The next statement made by Tolkien seems even less consistent than the previous: “Middle-earth is not an imaginary world” (Tolkien, Letter 183). As an Oxford man, I’m sure Tolkien would appreciate the Oxford English Dictionary definition of the word “imaginary” – “existing only in imagination or fancy; having no real existence; not real or actual.” Unless the models built in New Zealand count, Middle Earth is no more imaginary than any other story ever told – it exists solely in our imaginations, and it comes solely from the imagination of JRR Tolkien. I understand Tolkien was attempting to create a mythology for England, comparable to the Norse and Greek mythologies, though that does not make it any less imaginary. More importantly, claiming that Middle-Earth is not imaginary threatens the legitimacy and the internal logic of the world. Attempting to tie it into our world is a daunting task, and I think it’s safe to say it’s one that Tolkien does not achieve. By claiming it is part of our world though not actually tying it in leaves it in an awkward limbo between fiction and non-fiction, one that Tolkien probably wouldn’t want it in.
Going back to our first example, it seems the most likely that J.K. Rowling was desperate for publicity (apologies if this seems biased, I admit I have a lower opinion of her than most people have of Grima Wormtongue). Tolkien’s motives were most definitely different – these seem to be elaborations (though arguably miscalculations) of a world he had already created. I think it’s fair to say that authors – though more specifically world-builders – have one single shot at creating the world in their image. Once their magnum opus is published, it becomes the gold standard. Everything else is after the fact. The Lord of the Rings created Middle Earth. Any elaborations that add a deeper meaning to the world – from the pen of J.R.R. Tolkien, are appreciated greatly. Though when contradictions arise, the safest bet is to look back at the original text. Redacting previous statements, claiming the world was not quite as you liked it, and otherwise adding meaning where there was none, is irrelevant. Piling more and more commentary and information that specifically changes the meaning of the initial text can jeopardize the legitimacy of the already established world.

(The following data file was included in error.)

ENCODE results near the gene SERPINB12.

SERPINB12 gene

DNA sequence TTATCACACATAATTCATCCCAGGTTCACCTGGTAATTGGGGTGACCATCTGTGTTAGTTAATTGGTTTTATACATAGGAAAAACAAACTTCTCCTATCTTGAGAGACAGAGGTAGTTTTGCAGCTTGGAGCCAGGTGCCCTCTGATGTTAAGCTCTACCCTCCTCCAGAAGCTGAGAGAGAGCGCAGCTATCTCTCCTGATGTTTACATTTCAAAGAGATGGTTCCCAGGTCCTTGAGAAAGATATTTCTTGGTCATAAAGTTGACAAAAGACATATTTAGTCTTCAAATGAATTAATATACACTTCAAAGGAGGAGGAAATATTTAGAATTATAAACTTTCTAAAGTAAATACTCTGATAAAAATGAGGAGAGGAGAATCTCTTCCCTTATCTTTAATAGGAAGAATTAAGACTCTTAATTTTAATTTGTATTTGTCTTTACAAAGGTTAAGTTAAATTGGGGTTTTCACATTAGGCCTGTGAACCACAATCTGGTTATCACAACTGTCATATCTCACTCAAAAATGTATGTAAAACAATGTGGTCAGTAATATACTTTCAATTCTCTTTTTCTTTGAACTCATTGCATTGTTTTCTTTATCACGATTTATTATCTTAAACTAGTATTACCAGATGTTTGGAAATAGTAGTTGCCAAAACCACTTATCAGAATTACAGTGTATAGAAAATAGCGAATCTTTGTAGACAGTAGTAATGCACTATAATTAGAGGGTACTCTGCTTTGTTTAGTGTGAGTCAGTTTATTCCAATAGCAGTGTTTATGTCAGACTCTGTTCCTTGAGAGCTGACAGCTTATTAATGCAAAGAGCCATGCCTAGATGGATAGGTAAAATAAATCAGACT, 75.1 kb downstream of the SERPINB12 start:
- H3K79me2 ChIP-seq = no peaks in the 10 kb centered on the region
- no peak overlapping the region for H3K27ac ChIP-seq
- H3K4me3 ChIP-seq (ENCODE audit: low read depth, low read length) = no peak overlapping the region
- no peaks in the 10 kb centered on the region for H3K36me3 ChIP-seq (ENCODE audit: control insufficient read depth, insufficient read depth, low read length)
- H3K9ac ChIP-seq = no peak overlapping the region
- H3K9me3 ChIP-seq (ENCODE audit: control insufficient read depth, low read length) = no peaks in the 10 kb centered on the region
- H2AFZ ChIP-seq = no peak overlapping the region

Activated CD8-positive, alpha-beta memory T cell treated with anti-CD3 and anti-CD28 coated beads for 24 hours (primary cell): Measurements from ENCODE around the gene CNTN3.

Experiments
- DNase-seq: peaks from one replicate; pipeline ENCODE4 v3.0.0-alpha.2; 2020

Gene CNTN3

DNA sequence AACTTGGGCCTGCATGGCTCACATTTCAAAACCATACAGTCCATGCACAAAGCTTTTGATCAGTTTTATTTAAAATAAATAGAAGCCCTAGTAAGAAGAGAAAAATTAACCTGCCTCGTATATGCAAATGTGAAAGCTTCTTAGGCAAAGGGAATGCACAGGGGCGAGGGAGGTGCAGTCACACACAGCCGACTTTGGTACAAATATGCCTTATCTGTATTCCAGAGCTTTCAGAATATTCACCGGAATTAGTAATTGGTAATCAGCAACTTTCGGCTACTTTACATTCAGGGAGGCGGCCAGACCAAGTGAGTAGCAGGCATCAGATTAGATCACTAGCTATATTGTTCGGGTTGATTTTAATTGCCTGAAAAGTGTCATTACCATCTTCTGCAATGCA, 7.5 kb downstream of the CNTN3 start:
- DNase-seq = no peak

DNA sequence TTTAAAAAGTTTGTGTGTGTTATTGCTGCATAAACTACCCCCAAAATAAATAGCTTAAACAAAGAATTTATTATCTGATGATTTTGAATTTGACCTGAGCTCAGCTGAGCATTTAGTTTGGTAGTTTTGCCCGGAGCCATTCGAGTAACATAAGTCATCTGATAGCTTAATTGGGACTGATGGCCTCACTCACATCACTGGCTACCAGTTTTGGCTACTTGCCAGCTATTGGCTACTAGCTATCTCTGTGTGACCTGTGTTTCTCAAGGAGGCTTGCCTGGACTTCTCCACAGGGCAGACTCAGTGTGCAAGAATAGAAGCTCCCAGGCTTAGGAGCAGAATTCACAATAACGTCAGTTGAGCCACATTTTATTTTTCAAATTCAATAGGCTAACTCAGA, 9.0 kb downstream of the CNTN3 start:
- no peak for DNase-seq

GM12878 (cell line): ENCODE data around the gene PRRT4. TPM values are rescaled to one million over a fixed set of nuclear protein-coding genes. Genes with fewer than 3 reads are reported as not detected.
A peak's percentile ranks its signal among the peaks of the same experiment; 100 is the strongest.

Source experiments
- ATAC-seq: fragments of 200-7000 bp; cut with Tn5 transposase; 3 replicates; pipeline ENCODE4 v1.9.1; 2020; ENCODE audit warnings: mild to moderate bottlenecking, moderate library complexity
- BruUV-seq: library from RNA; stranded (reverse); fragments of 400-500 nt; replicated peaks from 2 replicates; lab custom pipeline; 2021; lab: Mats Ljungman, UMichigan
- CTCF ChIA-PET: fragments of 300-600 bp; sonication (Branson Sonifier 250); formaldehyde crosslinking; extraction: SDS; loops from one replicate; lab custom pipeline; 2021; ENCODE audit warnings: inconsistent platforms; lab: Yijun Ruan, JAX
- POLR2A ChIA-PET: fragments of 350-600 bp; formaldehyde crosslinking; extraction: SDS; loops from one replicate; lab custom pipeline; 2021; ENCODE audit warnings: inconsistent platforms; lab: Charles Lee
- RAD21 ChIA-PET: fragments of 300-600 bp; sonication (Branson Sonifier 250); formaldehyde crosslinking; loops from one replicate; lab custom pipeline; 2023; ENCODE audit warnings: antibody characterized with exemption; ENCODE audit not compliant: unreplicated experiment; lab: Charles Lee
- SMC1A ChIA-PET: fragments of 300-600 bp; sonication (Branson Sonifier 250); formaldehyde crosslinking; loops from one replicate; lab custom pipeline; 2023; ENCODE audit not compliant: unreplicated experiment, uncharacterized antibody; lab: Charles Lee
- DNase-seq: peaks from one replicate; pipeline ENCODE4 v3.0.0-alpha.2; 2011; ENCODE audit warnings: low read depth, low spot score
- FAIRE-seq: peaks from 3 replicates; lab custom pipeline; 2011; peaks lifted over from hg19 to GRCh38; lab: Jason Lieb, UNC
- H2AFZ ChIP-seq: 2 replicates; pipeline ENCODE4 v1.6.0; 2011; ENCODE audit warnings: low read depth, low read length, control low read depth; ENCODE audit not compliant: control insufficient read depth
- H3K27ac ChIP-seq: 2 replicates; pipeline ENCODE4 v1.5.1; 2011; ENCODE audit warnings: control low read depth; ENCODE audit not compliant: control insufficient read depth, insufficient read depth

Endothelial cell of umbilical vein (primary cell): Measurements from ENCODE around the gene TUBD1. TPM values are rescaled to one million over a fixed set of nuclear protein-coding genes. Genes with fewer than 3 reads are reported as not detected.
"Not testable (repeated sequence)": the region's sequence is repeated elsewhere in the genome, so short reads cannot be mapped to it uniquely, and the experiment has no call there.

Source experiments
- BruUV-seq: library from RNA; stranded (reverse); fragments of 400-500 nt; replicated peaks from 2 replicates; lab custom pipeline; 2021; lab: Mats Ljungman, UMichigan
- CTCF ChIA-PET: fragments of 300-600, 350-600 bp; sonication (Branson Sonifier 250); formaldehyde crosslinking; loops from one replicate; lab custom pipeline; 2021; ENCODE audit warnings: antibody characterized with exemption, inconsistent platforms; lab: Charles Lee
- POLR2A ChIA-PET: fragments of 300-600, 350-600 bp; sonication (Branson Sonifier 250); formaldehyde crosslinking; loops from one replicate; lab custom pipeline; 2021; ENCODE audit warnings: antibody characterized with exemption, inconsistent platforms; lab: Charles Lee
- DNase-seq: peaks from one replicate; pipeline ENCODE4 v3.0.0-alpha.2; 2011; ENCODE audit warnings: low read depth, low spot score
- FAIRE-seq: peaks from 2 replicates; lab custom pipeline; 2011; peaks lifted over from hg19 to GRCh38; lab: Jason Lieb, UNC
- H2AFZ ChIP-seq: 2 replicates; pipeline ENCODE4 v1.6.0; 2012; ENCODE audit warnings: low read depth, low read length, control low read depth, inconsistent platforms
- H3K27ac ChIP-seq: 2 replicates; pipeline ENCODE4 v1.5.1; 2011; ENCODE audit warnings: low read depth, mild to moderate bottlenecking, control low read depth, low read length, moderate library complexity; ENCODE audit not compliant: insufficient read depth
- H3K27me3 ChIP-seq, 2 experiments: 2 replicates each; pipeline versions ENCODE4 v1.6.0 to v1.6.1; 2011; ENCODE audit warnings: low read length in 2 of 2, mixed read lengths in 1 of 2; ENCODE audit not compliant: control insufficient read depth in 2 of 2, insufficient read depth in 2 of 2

- Luke Morell
Addendum (edited Friday, May 16th)
Monday’s class, Monsters and Critics, adds an interesting take on my post that I would like to touch up on. We briefly discussed what happens when authors as their own critics and the effect that has on their work.
Here I would like to outline two different types of self-criticism, one being “constructive,” and the other being “destructive.” J.R.R. Tolkien’s criticism of his own work was overwhelmingly constructive: he provided answers to questions that his works, for one reason or another, failed to answer. While this generally serves the purpose of embellishing the world he created, it also runs the risk of killing discussion, intrigue, and mysticism (Dan and I had a nice discussion of this in the comments section).
J.K. Rowling’s criticism, on the other hand, was nothing but destructive. She admitted that she shouldn’t have done one thing or another, causing the audience to question whether or not the other decisions she made in her storytelling were valid. This form of criticism is one that should be avoided, as it does nothing but damage to the original work.